Retinol is one of the most popular and widely used skincare ingredients. But not all retinol is created equal, and with so many products on the market, it's hard to know how to choose the best retinol product or serum. There are a few things you should look for when shopping for retinol treatments. For example, did you know that your retinol should be yellow? If your retinol treatment isn't yellow, it doesn't have the potency to yield noticeable change. Let's explore why the color and packaging of your retinol treatments are vital to getting the best results for your money.
We've covered retinol quite a bit on our blog, so we won't go into the ABCs, but let's do a quick review.
Retinol is a form of vitamin A. When researching retinol, you may have heard of different derivatives of vitamin A, such as Retinal, Retinyl Esters, and Tretinoin, which is only available by prescription. All forms of vitamin A convert into retinoic acid once they soak into the skin, but non-prescription versions take a bit longer to convert than the prescription form you get from a dermatologist. Retinol is a common form of vitamin A found in over-the-counter skincare products. With the right dose, this powerful antioxidant is clinically proven to reduce wrinkles, fine lines, sun damage, and uneven skin tone. Retinol can also help treat acne, as it helps reduce sebum production and clear away dead skin cells. It's often touted as the "gold standard" of active ingredients for its ability to transform the skin from the inside out. Retinol penetrates the epidermis (the outer layer of skin) to the dermis (the middle layer of skin), helping neutralize free radicals, boost collagen production, and exfoliate dead skin cells. This transformative ingredient is a one-stop shop for most common skin concerns.
Why The Color Matters
Retinol is yellow in its purest form—it cannot be bleached. It is a challenging ingredient to work with in skincare and can quickly lose potency in the formulation process. Many retinol creams on the market are white, which likely means they lack enough active vitamin A to work. This can be because the retinol has already broken down or because there wasn't enough in the formula to begin with. Although paying attention to the color of your retinol is a good litmus test when looking for the best, you shouldn't choose a retinol treatment just because it's yellow.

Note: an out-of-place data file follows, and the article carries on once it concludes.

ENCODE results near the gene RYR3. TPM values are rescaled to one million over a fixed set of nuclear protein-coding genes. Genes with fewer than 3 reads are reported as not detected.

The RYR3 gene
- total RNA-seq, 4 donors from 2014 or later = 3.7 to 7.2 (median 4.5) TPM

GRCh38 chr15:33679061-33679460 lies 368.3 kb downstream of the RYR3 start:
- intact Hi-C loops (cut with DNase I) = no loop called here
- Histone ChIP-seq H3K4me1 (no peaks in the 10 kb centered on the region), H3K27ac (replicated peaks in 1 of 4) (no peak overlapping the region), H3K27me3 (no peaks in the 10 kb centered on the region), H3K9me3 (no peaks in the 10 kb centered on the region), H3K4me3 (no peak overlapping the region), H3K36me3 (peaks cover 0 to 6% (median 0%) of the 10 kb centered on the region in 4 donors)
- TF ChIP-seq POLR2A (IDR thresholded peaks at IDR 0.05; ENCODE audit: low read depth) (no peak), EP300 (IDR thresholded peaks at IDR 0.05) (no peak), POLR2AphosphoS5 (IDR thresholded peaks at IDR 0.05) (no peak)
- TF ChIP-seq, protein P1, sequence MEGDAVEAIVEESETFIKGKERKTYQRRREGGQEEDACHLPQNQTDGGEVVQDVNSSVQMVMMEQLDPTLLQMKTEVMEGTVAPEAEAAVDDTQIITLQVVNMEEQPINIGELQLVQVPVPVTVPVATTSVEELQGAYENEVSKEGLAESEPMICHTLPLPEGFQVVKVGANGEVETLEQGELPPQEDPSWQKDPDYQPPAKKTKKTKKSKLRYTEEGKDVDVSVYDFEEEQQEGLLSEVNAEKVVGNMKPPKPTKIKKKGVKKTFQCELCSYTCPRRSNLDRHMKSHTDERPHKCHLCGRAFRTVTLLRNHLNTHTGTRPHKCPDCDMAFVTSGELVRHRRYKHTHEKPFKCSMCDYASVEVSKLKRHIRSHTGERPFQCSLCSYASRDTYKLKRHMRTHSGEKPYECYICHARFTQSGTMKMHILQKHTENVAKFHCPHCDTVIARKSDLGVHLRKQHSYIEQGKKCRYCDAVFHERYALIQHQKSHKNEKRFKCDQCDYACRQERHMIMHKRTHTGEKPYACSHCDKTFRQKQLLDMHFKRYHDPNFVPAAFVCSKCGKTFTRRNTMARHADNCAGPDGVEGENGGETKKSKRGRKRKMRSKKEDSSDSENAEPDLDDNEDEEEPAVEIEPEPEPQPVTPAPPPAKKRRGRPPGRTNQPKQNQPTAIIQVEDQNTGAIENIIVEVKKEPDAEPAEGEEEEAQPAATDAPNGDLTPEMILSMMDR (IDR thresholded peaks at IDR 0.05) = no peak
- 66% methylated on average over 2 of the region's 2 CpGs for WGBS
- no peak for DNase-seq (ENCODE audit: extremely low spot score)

Packaging is also important...
Making sure your retinol treatment is stable is key. It can break down and become ineffective when exposed to light or heat. That's why looking for retinol that comes in an opaque, airless container is also essential. Skincare can sit on shelves for weeks, even months, at a time, and since retinol is highly delicate and deactivates quickly, the best of the best are packaged to protect the formula and ensure its effectiveness. The moment retinol is exposed to oxygen, it begins to lose potency. A retinol treatment in an airless container is your best bet to ensure that your retinol doesn't lose efficiency.
The percentage of retinol in a formula is also a popular topic of conversation. So your first question (after ensuring that your retinol checks all the other boxes) is, what percentage should I be looking for? There is no one-size-fits-all magic number when determining what percentage is best. Everyone's skin is different, and what may work for your bestie may not work for you. The best general practice is to increase the potency of your retinol formula gradually so you can safely see how your skin reacts. This will help minimize the potential for skin irritation and ensure your skin can tolerate retinol before increasing the dosage.
Now that we're up to speed on ensuring you're getting the best retinol product for your money, let's talk tips and tricks to get the most out of your treatment.
- Only use retinol at night since it can make your skin more sensitive to the sun.
- Always make sure you're using good sunscreen during the day (SPF 30 or higher).
- Avoid high-powered AHAs (e.g., glycolic or lactic acids) and BHAs (salicylic acid) when using retinol—the combination can trigger irritation. AHAs may also oxidize vitamin A and make it less effective.
- Avoid layering multiple retinol products. You want to avoid inflaming skin by overloading it with various retinol-based products.
- Invest in a good moisturizer; retinol can dry the skin, so a good moisturizer is key to minimizing irritation and keeping your skin healthy and hydrated.
Retinol is a powerful ingredient and should be used cautiously. The best retinol is the one that's right for your needs, so always be sure to do your own research and talk to your dermatologist to determine what works for you. Ready to add retinol to your routine?